Gene expression changes resulting from social interactions may give rise to long term behavioral change, or simply reflect the activity of neural circuitry associated with behavioral expression. In honey bees, social cues broadly modulate aggressive behavior and brain gene expression. Previous studies suggest that expression changes are limited to contexts in which social cues give rise to stable, relatively long-term changes in behavior. Here we use a traditional beekeeping approach that inhibits aggression, smoke exposure, to deprive individuals of aggression-inducing olfactory cues and evaluate whether behavioral changes occur in absence of expression variation in a set of four biomarker genes (drat, cyp6g1/2, GB53860, inos) associated with aggression in previous studies. We also evaluate two markers of a brain hypoxic response (hif1α, hsf) to determine whether smoke induces molecular changes at all. We find that bees with blocked sensory perception as a result of smoke exposure show a strong, temporary inhibition of aggression relative to bees allowed to perceive normal social cues. However, blocking sensory perception had minimal impacts on aggression-relevant gene expression, althought it did induce a hypoxic molecular response in the brain. Results suggest that certain genes differentiate social cue-induced changes in aggression from long-term modulation of this phenotype.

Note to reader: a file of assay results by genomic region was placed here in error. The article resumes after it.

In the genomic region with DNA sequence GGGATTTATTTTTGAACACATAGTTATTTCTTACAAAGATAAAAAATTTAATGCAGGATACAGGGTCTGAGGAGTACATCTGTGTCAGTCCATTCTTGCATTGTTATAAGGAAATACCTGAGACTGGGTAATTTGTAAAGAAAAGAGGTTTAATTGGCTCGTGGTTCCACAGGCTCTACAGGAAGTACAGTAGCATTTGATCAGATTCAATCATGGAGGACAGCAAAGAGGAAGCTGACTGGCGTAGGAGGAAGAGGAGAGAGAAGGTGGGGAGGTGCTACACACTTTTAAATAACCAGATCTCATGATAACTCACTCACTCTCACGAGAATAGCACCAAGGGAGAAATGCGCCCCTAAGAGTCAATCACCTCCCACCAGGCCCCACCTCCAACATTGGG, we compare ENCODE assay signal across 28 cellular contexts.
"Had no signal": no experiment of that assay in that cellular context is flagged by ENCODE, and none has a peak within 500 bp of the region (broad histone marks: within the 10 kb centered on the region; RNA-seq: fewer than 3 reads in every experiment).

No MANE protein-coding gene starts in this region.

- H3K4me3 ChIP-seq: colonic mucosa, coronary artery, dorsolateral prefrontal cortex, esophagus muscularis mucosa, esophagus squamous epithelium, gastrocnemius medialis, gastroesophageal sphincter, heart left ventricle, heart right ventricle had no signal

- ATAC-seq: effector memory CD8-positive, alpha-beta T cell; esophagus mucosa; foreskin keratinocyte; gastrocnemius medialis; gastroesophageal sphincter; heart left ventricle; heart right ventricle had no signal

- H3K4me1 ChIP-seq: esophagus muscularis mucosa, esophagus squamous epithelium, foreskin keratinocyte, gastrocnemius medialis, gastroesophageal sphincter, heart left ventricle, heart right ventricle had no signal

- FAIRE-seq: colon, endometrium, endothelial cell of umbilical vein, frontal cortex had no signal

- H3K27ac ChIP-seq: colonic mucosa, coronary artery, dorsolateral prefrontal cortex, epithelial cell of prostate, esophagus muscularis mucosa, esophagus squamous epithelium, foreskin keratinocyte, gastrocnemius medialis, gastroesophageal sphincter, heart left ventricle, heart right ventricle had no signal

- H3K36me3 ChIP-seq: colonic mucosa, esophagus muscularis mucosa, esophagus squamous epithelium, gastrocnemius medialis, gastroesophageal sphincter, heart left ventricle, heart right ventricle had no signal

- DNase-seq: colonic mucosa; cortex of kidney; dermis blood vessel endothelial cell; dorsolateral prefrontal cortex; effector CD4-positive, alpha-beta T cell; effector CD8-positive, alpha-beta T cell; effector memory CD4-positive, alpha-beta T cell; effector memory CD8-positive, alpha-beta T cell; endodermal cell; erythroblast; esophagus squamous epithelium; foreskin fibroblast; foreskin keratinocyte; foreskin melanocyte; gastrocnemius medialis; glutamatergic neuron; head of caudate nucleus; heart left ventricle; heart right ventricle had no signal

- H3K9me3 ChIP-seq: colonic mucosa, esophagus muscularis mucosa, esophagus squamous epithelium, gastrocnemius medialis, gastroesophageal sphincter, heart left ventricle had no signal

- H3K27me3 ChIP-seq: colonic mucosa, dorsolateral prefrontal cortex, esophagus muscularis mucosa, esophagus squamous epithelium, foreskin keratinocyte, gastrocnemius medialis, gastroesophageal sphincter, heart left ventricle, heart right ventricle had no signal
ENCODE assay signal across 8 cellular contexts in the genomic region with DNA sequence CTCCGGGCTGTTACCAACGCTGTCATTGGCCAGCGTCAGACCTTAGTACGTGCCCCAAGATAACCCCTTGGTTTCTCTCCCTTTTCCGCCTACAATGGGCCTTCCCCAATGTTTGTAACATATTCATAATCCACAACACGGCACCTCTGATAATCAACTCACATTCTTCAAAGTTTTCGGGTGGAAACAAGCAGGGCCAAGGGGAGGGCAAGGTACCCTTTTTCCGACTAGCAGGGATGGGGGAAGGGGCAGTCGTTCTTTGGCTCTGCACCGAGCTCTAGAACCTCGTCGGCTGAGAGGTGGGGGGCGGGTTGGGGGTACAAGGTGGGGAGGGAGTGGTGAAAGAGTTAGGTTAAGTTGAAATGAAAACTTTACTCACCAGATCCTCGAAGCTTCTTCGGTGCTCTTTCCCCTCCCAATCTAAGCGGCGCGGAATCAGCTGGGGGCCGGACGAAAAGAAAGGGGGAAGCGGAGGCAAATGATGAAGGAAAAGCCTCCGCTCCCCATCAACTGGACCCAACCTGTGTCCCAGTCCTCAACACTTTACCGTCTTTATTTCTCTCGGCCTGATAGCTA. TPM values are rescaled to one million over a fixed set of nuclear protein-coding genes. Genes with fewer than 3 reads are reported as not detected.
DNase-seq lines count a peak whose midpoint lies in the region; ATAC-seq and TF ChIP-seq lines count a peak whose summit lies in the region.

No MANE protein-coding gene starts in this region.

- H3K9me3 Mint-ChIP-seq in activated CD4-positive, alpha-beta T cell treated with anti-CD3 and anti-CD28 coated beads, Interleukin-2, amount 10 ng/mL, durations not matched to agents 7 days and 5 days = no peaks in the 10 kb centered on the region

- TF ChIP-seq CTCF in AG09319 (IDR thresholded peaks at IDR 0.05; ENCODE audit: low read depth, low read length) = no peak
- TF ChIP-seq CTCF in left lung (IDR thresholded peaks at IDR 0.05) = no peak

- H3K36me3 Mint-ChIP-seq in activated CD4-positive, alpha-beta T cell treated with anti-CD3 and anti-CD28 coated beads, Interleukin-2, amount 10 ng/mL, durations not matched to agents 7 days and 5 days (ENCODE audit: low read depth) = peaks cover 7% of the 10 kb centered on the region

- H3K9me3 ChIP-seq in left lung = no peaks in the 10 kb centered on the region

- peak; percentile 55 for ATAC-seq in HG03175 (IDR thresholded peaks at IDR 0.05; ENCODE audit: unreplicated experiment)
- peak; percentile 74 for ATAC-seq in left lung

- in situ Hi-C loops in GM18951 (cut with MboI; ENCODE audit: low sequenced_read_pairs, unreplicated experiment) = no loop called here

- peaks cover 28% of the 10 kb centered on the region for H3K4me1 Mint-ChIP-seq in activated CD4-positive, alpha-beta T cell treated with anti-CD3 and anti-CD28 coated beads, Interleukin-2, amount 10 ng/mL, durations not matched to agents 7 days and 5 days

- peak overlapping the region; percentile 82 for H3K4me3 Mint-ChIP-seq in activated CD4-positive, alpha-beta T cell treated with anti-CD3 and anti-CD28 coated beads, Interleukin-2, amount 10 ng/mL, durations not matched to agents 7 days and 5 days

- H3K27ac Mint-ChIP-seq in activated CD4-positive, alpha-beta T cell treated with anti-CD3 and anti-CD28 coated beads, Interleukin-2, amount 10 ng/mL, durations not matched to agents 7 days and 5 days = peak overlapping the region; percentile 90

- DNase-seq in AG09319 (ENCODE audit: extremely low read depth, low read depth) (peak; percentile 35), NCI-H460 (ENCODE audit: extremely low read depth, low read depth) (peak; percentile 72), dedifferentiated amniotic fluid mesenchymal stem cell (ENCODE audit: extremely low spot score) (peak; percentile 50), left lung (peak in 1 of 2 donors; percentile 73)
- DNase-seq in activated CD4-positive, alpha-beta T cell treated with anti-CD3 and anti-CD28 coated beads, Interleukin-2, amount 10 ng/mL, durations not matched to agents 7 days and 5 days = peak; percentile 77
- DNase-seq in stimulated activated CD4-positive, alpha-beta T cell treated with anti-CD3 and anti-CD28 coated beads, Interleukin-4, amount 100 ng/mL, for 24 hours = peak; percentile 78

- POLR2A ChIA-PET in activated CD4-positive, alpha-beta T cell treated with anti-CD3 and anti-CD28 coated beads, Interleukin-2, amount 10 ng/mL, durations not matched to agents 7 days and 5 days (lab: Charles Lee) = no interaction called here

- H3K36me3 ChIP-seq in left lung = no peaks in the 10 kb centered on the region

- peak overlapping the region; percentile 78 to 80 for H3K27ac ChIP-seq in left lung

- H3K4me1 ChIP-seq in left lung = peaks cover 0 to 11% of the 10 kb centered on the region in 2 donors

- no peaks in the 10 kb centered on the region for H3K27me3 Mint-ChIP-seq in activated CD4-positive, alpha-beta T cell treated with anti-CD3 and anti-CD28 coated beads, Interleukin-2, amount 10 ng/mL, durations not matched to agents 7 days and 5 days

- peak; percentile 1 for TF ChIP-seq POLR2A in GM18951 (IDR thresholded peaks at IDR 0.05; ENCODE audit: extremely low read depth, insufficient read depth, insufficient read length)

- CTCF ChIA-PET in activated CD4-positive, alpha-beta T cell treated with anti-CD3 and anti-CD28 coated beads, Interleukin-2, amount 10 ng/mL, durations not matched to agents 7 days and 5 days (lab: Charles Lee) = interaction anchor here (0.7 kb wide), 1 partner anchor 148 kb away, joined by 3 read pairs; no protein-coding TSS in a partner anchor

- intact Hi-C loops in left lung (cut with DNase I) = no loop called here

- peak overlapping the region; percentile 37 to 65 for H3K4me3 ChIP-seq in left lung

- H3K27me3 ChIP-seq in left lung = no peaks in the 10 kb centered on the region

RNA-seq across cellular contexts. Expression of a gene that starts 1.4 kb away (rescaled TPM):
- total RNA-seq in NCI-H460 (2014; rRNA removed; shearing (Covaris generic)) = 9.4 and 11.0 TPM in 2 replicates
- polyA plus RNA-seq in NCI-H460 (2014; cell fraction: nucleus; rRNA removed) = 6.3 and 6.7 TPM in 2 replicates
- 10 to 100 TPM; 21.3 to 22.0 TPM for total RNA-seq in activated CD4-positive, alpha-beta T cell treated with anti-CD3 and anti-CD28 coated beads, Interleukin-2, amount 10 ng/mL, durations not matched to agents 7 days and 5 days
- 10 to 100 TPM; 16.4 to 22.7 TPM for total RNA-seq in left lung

|State||Published - Dec 1 2019|
Bibliographical noteFunding Information:
This work is supported by the National Institute of Food and Agriculture, U.S. Department of Agriculture Hatch Program under accession number 1012993, by a Foundation for Food and Agricultural Research Pollinator Health Fund (Grant ID: 549049), and by the University of Kentucky Bucks for Brains Summer Research Program. We thank Seth Biedenbender for help setting up and running the behavioral experiments.
© 2019, The Author(s).
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